Writer and journalist Liz Porter also had a working mother, Rose Porter, who was a biochemist, and, according to Liz, as precise with her work as she was experimental with her cooking. Rose was obviously a 'supermum' long before the phrase was fashionable, and her cool ability to deal with children was something Liz admired in her as both a parent and a grandparent.
'If I tell you what happened,' my thirteen-year-old daughter asks me. 'Do you promise not to go mad at me?'
I agree, of course. Thinking of my mother, who never lost her temper with me when I was a teenager, I also make a silent vow to keep my word. Lying on my daughter's bed, I listen to the story — mouth clamped shut. It is five days before Christmas 2004. It's been a ghastly day. And this evening is not improving it. I have spent most of the afternoon in a hospital foyer, getting Mum admitted. She has cancer, and has suddenly become much weaker.
It is also my birthday — a detail that is only relevant because Mum has forgotten it, and that means she is seriously ill. Panic rises in my throat. But I contemplate her stoicism in the face of illness and I remain calm.
* * *
'Calm' is always the word that comes to mind when I think of Mum. A working mother years before the words 'double shift', 'stress' or 'supermum' entered everyday parlance, she worked as a biochemist in the pathology department of Melbourne's Royal Women's Hospital.
Every night at six she'd walk through the front door, straight-backed, her bag full of shopping she'd done on the way home, ready to cook dinner. She was 'part time', meaning she finished at 4 p.m. instead of 5 p.m., allowing time for the tram ride from Carlton into the city, a stop at a shop or two, then the bus ride to south-east suburban Caulfield.
Now, more than five years after her death, I close my eyes and remember her sitting at the grey laminex table in the kitchen, buttering sandwiches for my school lunch. It's night time and our cat perches on a chair, gleaming eyes watching every move of the butter knife, ready in case Mum might set it down for her to lick clean (as if!). Aged sixteen, I am also sitting at the table, doing homework.
I have always made a point of making my daughter's school lunch. Unlike Mum, I do it in the morning — but it's one of the many things I do just because she did them. It's one of the ways I keep her alive.
I talk of 'channelling Mum' every time I urge my daughter to — please, darling — wear a coat, as she heads out bare-armed on an icy Melbourne winter's night. But when I talk seriously of emulating my mother's behaviour I mean that I wish to follow the example she set by the way she lived her life.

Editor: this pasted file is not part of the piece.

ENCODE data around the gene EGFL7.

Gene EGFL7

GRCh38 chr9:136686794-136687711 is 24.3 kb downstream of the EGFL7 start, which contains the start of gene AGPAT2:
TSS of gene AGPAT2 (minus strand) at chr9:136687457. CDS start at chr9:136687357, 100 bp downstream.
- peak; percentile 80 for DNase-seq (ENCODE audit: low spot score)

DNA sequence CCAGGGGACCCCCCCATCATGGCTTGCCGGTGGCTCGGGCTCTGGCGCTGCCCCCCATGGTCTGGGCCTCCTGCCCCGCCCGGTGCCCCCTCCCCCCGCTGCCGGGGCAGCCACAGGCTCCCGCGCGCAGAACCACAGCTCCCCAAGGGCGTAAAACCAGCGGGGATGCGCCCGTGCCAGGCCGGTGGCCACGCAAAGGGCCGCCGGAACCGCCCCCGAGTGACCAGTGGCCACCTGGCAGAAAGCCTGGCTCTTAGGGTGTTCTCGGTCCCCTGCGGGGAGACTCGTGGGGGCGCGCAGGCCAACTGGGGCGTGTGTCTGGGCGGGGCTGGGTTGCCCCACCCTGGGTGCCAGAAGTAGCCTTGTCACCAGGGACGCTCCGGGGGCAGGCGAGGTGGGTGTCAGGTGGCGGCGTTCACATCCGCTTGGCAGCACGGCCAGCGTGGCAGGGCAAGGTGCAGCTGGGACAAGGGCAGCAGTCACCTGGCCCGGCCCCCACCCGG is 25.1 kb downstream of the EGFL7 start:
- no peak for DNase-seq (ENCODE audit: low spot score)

My mother lost everyone except her immediate nuclear family in the Holocaust. Yet she expressed none of the intolerance towards modern Germans that I have heard in many who lost less at the hands of the Nazis.
She was also always, of all her siblings, the one with the most open-minded view on the (for most Jews) vexed question of the Arab–Israeli conflict. She was 'the sensible one', as all my cousins called her, approvingly.
Mum's tolerance was shaped by the fact that she was one of that large group of Australians who, arriving here before World War II, had their lives saved — literally — by immigration.
Fortunately for her and her five siblings, her father, Abraham Wysokier, was prescient enough to leave Poland more than a decade before the Holocaust destroyed his and his wife's entire extended families. With Mum's older brother Raphael he travelled to Belgium and then Paris, seeking a place where Jews might live in peace. Finally, father and son left for Australia, sending for the rest of the family after they found work.
Excerpted from The Wisdom of Women by Candida Baker. Copyright © 2012 Candida Baker. Excerpted by permission of Allen & Unwin.
All rights reserved. No part of this excerpt may be reproduced or reprinted without permission in writing from the publisher.
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Table of Contents
1 A mother's love,
2 It takes all sorts,
3 Standing out from the crowd,
4 The importance of fitting in,
5 The friends we find and the friends who find us,
7 A Mother's Day present,
8 Mothers-in-law or the absence of them,
9 The kindness of strangers,
10 Who are we?,
11 Sometimes we just don't feel quite right,
12 The dark word,
13 Things are not always what they seem,
14 Which comes first?,
15 Learning that love is enough,
16 Women who inspire us,
17 A mother's instinct,
18 A road less travelled,
19 Home cooking,
20 The creative touch,
21 Becoming a mum at forty-five,
22 Magic mothering,
23 The call of mysticism,
25 The many faces of motherhood,
26 Sisterly love,
27 Old friends and changing times,
28 A woman's welcome and a nice cup of tea,
29 Losing the women we love,
30 The healing touch,
31 Hormones rule,
32 Aunts and great aunts,
33 Forever young,
34 Growing old gracefully — almost,
35 Time flies,
36 Taking time out,
37 Leaving children,
38 As mothers move on,
39 The importance of rituals, writing and nurturing,